U.S. futures dip on global economic worries
Traders work before the closing bell on the floor of the New York Stock Exchange in New York City. Stock futures slid Thursday, July 12, on fears that the global economy is slowing. / Mario Tama/Getty Images
(AP) NEW YORK - Stock futures fell Thursday despite better-than-expected data on unemployment claims as more dispiriting news arrived from overseas.
Dow Jones industrial average futures slid 83 points to 12,453. Standard & Poor's 500 futures fell 10.6 points to 1,325.70 and Nasdaq futures gave up 17.25 points to 2,544.
The number of people seeking unemployment benefits plunged last week to four-year lows, but some of the decline was due to temporary factors, like a boost in production from car makers.
The Labor Department said weekly applications dropped by 26,000 to a seasonally adjusted 350,000. It was the third straight decline and the lowest level since March 2008.
The four-week average, a less volatile measure, fell to 376,500. Economists believe the rate must be consistently below 375,000 to lower the unemployment rate. Hiring slowed measurably during the spring.
Also spooking markets are expectations that China, the world's second-largest economy, is slowing.
New numbers due out on Friday are likely to show that growth in the three months ending in June fell as low as 7.3 percent, down from the previous quarter's nearly three-year low of 8.1 percent. Revenues for companies in construction, shipbuilding and export manufacturing have in many cases been cut in half compared with a year ago.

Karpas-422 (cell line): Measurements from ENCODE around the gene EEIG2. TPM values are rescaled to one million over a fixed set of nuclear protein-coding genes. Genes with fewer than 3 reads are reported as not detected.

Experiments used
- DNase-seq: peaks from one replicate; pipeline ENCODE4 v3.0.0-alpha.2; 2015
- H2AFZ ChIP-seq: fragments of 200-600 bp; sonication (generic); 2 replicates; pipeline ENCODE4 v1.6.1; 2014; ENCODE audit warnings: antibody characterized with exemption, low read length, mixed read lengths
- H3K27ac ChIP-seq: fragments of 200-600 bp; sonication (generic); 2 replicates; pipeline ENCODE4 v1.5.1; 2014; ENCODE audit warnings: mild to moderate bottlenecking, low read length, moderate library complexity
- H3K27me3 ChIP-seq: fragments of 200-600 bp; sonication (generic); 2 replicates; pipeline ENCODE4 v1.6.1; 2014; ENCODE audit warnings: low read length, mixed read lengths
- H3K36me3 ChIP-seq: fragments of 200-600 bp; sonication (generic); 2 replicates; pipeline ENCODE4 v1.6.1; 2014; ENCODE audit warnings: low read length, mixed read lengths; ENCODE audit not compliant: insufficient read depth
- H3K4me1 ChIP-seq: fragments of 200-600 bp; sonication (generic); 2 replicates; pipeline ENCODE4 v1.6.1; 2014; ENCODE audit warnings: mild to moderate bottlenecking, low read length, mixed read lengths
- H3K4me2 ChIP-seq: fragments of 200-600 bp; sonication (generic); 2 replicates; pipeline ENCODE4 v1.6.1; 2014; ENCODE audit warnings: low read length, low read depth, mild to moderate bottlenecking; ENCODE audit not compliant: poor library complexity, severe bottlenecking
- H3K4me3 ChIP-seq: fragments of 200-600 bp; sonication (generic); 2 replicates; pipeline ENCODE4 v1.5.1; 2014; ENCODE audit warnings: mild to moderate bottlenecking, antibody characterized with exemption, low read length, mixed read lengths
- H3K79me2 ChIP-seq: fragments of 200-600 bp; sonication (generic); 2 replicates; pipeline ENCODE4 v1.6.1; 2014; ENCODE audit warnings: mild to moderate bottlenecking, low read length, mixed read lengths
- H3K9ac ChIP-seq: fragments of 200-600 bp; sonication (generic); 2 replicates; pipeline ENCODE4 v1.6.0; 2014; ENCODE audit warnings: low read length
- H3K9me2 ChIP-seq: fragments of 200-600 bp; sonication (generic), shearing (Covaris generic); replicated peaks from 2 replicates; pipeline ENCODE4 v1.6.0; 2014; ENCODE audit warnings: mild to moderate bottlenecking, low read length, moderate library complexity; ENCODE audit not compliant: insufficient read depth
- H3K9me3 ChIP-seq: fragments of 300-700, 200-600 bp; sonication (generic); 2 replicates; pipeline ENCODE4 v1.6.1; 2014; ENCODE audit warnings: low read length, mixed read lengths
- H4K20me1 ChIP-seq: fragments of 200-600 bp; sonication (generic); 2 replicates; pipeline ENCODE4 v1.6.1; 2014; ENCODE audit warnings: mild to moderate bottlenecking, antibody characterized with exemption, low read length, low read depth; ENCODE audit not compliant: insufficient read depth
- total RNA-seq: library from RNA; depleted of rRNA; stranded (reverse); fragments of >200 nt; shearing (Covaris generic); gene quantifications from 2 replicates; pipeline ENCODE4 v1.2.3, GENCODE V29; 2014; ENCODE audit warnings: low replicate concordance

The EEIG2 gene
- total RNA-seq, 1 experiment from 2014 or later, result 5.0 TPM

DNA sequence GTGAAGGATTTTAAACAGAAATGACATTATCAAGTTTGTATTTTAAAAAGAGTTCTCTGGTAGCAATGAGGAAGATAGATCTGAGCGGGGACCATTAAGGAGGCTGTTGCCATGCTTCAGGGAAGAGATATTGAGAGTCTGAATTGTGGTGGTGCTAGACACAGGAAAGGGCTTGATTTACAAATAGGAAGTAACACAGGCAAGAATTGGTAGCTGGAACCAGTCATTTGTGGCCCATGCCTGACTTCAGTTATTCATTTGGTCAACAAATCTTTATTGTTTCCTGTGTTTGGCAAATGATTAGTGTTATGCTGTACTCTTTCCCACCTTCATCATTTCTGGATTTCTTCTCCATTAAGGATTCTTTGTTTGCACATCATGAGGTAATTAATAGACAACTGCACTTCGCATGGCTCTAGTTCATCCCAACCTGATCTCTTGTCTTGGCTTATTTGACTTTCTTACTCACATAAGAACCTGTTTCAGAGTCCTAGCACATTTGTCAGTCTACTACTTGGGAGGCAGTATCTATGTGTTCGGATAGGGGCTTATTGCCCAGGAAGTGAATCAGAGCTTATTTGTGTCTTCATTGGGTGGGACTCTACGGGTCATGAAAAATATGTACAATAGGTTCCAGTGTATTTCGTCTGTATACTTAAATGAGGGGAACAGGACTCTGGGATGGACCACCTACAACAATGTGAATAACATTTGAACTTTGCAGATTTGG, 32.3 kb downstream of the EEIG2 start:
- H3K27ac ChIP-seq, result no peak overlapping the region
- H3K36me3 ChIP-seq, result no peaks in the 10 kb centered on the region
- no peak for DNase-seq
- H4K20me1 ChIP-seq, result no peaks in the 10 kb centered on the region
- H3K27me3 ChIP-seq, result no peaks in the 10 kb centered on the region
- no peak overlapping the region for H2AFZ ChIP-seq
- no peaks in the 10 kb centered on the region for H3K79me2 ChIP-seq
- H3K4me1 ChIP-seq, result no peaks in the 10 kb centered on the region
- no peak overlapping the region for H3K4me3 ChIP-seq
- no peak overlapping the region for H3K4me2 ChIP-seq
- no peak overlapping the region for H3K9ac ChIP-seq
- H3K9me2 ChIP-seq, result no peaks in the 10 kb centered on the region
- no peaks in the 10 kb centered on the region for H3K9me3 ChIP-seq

Across the Atlantic, the amount of money that Spain must spend just to borrow money is on the rise again, despite new and painful austerity measures.
The interest rate, or yield, on Spain's 10-year bonds an indicator of how risky markets consider a country's debt rose to 6.63 percent, up eight basis points from the start of trading.
The European Union is stepping into bail out Spain even as it continues to wrestle with a failing economy in Greece, where unemployment continues to rise.
The country reported that unemployment has reached 22.5 percent in April, drastically worse than the 16.2 percent during the same period last year. It's also up from 22 percent in March.
The euro is hitting new two-year lows Thursday.
The U.S. government releases the latest federal budget deficit figures Thursday afternoon and projections suggest the U.S. added another $60 billion to the deficit in June.
Google Inc. posts second-quarter earnings after the closing bell.
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